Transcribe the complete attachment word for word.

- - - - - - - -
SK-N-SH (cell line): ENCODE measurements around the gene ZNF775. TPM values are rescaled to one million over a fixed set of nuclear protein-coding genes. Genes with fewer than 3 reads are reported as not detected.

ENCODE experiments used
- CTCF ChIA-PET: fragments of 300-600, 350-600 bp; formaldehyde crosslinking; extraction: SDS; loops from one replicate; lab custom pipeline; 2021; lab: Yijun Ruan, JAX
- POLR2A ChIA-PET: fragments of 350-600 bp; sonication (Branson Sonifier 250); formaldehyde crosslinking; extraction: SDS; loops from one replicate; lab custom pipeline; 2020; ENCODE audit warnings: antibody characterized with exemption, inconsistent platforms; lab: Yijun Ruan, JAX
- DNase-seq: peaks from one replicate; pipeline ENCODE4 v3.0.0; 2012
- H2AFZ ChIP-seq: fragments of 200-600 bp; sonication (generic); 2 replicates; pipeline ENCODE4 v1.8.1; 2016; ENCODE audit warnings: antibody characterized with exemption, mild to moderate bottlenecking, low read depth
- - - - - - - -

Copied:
SK-N-SH (cell line): ENCODE measurements around the gene ZNF775. TPM values are rescaled to one million over a fixed set of nuclear protein-coding genes. Genes with fewer than 3 reads are reported as not detected.

ENCODE experiments used
- CTCF ChIA-PET: fragments of 300-600, 350-600 bp; formaldehyde crosslinking; extraction: SDS; loops from one replicate; lab custom pipeline; 2021; lab: Yijun Ruan, JAX
- POLR2A ChIA-PET: fragments of 350-600 bp; sonication (Branson Sonifier 250); formaldehyde crosslinking; extraction: SDS; loops from one replicate; lab custom pipeline; 2020; ENCODE audit warnings: antibody characterized with exemption, inconsistent platforms; lab: Yijun Ruan, JAX
- DNase-seq: peaks from one replicate; pipeline ENCODE4 v3.0.0; 2012
- H2AFZ ChIP-seq: fragments of 200-600 bp; sonication (generic); 2 replicates; pipeline ENCODE4 v1.8.1; 2016; ENCODE audit warnings: antibody characterized with exemption, mild to moderate bottlenecking, low read depth